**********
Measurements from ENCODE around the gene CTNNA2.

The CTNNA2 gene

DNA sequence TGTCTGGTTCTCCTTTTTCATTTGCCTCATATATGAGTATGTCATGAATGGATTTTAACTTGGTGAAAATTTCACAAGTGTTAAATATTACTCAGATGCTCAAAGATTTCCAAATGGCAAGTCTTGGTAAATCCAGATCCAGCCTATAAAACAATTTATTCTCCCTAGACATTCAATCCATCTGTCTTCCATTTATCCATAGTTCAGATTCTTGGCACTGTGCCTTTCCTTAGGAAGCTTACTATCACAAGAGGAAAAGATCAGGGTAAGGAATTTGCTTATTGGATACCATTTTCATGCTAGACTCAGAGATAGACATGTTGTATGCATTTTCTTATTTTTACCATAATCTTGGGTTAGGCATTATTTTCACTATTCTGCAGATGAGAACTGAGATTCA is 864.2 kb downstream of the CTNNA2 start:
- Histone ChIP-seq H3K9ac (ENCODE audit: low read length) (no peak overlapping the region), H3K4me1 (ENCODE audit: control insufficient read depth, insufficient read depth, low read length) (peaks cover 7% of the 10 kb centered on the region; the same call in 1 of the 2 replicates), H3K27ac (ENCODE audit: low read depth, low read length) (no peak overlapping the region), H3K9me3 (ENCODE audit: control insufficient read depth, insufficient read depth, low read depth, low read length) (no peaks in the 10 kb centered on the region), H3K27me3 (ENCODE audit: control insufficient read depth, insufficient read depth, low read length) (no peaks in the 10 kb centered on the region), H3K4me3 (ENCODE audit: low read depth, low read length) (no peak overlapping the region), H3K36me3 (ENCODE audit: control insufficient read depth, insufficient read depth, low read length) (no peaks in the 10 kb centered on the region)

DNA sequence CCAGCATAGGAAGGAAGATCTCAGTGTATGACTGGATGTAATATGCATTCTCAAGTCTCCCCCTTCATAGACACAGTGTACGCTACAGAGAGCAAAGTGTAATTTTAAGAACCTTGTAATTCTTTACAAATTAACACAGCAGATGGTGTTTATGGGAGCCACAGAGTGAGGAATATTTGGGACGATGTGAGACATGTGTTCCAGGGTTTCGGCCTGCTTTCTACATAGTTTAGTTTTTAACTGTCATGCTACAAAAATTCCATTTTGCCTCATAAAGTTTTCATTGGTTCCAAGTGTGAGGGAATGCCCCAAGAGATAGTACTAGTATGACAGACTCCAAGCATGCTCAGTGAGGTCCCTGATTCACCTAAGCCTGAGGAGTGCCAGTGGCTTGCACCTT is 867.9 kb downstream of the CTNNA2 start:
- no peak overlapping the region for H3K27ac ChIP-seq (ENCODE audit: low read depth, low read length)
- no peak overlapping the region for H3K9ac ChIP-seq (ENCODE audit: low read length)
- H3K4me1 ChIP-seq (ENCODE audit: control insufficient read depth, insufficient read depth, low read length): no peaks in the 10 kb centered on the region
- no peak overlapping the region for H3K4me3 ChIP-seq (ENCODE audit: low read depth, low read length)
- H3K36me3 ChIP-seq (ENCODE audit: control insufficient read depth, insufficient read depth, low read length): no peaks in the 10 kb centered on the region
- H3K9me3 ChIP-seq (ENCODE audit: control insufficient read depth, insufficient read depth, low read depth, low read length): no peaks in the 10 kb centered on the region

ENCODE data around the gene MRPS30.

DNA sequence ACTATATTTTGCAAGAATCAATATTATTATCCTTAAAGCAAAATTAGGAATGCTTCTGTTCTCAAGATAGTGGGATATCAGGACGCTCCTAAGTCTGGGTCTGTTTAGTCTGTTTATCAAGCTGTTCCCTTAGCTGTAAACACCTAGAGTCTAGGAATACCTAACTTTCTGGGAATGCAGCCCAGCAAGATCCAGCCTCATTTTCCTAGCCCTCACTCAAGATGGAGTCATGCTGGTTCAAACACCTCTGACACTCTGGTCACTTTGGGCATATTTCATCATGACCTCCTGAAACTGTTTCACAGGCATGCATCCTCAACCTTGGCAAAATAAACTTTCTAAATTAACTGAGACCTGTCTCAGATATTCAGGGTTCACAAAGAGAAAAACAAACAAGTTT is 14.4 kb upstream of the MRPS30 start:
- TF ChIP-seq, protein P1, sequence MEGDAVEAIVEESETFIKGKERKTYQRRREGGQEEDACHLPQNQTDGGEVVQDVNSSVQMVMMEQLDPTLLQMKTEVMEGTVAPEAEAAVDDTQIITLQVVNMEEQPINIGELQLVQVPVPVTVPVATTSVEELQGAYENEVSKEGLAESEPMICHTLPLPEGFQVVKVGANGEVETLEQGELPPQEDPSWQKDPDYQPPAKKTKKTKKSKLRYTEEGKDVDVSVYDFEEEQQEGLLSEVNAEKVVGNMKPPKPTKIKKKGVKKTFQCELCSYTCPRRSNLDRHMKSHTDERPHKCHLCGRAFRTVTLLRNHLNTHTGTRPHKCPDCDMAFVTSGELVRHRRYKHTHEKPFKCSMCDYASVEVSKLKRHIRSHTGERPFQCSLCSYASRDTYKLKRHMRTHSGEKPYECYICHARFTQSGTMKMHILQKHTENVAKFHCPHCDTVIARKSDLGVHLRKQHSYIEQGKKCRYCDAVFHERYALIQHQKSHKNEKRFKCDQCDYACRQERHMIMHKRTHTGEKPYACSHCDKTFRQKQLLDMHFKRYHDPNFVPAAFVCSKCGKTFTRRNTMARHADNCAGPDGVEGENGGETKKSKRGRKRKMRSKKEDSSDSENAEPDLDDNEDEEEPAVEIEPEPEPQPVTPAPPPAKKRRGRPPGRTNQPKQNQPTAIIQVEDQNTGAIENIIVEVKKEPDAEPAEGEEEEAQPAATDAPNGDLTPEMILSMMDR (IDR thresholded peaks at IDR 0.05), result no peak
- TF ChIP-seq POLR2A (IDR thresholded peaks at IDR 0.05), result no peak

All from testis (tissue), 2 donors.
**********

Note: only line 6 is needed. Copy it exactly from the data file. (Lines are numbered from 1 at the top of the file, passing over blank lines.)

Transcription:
- no peak overlapping the region for H3K27ac ChIP-seq (ENCODE audit: low read depth, low read length)